It is worth reflecting for a moment upon the beautiful implications of this last passage. The interest of passages like these (and they are scattered all through Saintsbury’s work) lies in their having been printed at all. Most people are a little shy of putting that kind of thing on paper. But what Saintsbury is saying here is what any little worm with a fairly safe five hundred a year _thinks_, and therefore in a way one must admire him for saying it. It takes a lot of guts to be _openly_ such a skunk as that.
Along with Eric Hoffer’s The True Believer, I think Orwell’s talking about some aspect of human nature — or at least, Western culture — that seems to be with us still, has been with us for a long time, and will probably be with us into the future.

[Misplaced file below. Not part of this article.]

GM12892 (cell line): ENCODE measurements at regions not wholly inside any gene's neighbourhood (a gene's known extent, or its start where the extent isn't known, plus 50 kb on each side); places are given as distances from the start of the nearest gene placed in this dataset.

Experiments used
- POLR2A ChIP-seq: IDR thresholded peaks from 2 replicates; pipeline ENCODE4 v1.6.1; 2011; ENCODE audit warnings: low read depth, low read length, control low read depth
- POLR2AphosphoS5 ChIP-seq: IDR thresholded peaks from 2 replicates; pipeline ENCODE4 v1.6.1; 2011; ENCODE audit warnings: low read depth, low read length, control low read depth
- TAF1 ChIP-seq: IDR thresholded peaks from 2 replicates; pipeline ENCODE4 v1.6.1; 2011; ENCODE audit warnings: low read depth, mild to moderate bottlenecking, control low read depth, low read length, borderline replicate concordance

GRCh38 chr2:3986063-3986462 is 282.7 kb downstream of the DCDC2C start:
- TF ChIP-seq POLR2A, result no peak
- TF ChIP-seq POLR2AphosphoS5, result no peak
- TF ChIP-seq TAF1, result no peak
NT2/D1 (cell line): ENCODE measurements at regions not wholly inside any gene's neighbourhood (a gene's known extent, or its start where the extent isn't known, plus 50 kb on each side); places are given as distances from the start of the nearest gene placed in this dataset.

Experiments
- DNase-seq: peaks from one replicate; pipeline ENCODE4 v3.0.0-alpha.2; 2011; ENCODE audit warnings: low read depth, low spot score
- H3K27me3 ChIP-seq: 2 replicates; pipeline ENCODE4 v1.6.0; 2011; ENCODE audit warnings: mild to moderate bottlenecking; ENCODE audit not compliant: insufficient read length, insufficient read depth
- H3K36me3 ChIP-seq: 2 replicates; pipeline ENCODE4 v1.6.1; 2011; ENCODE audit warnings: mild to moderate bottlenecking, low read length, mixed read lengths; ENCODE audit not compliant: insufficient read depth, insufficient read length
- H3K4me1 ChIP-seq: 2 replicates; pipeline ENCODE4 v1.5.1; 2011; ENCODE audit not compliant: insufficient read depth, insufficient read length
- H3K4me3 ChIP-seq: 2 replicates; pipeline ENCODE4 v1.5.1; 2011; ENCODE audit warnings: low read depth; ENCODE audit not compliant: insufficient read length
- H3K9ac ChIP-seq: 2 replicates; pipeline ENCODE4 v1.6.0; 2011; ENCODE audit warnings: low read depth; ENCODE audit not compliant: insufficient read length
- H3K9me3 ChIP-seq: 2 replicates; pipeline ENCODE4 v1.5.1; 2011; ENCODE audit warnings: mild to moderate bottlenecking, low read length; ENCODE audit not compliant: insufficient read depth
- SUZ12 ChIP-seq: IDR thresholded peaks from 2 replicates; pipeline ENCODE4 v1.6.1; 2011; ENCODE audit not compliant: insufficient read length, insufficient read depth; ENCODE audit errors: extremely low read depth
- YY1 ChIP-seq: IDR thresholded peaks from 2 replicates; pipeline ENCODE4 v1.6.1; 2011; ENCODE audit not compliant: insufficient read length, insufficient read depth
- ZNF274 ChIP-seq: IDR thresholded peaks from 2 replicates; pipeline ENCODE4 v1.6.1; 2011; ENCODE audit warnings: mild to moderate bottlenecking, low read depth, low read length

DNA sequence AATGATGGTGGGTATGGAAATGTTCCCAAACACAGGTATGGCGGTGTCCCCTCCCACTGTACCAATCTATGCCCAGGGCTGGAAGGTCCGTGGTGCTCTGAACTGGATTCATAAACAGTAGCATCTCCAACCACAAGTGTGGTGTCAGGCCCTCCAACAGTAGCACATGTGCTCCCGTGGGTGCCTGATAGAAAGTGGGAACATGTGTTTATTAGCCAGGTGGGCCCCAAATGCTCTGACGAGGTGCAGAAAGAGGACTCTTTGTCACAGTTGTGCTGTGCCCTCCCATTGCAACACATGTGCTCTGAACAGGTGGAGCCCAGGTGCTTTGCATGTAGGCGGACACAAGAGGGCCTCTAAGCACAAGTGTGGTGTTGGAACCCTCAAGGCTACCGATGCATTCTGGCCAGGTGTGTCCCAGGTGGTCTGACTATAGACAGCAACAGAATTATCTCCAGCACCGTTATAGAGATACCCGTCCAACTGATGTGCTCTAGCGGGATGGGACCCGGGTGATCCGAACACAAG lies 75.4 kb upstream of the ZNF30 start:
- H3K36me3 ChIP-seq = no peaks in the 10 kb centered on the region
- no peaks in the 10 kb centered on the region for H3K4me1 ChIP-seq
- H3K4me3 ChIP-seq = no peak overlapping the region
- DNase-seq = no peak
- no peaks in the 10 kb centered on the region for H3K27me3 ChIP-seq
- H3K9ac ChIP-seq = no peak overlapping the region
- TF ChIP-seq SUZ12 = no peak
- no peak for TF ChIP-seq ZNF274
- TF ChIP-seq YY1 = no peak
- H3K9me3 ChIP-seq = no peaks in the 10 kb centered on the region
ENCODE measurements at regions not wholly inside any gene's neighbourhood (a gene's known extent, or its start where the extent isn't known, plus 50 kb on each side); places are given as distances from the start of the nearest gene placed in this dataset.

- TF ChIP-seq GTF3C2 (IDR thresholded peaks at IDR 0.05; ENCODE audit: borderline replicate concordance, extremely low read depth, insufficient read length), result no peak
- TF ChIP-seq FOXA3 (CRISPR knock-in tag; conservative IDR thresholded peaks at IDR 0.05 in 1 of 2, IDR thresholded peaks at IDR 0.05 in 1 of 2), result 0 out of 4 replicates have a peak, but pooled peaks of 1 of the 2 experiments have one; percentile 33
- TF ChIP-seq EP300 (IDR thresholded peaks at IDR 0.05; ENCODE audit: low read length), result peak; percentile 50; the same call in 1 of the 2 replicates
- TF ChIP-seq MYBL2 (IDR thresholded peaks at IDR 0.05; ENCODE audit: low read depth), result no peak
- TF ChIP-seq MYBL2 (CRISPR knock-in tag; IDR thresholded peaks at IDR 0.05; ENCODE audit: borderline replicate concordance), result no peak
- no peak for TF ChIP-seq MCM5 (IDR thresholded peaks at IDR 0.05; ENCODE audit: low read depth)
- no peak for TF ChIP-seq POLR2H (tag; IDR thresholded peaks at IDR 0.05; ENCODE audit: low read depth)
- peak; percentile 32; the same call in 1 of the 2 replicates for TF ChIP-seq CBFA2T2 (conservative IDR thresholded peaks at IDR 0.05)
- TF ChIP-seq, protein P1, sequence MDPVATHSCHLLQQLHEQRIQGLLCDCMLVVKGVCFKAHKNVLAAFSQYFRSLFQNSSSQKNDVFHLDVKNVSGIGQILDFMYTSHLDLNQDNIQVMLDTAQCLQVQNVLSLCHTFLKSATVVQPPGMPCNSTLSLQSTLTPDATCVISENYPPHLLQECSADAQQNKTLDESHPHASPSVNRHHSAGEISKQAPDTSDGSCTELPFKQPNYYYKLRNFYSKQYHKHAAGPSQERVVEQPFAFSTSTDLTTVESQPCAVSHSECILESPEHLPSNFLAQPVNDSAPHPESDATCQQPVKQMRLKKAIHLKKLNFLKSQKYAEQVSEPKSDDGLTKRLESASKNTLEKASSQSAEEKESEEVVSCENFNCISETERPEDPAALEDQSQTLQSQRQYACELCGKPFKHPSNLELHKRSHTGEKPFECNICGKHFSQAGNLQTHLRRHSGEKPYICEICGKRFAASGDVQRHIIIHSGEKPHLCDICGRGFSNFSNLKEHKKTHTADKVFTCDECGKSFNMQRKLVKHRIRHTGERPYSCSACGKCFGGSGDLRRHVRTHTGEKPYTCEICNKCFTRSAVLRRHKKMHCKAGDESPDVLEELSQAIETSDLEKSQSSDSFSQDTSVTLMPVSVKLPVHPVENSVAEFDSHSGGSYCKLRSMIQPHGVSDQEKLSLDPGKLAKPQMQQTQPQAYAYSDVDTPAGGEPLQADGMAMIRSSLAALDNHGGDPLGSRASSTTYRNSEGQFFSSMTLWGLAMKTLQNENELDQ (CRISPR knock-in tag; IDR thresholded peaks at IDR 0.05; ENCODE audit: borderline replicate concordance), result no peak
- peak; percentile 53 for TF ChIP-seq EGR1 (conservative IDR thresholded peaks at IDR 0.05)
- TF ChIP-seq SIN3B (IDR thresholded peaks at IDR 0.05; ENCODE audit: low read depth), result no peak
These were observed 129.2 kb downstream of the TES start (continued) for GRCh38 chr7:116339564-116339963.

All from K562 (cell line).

What do you think?
Rush Limbaugh begins this clip by describing a recent episode of Hawaii 5-0 he watched, in which a couple had kidnapped young girls, and kept them in shackles, which enabled them to collect increased welfare benefits, and when the girls turned 18, they would be killed.
This reminded him of the recent escape of three women in Cleveland who had been held captive for ten years, and in his own unique and twisted way, he found a way to connect this to President Obama.
Fox Guest Katie Pavlich: ‘Everyone on Welfare Should Be Public Information Because We’re Paying for It’
If that information was publicly available, what purpose would be accomplished?
Pulling Ann Coulter’s teeth.
When I first had this letter from Ann Coulter brought to my attention I wasn’t quite sure how to approach it. I knew I wanted to make a comment about it but felt sure most people who pay any attention to her already know she’s a bigot if not an outright racist and that she feeds people with similar mindsets some very tainted information.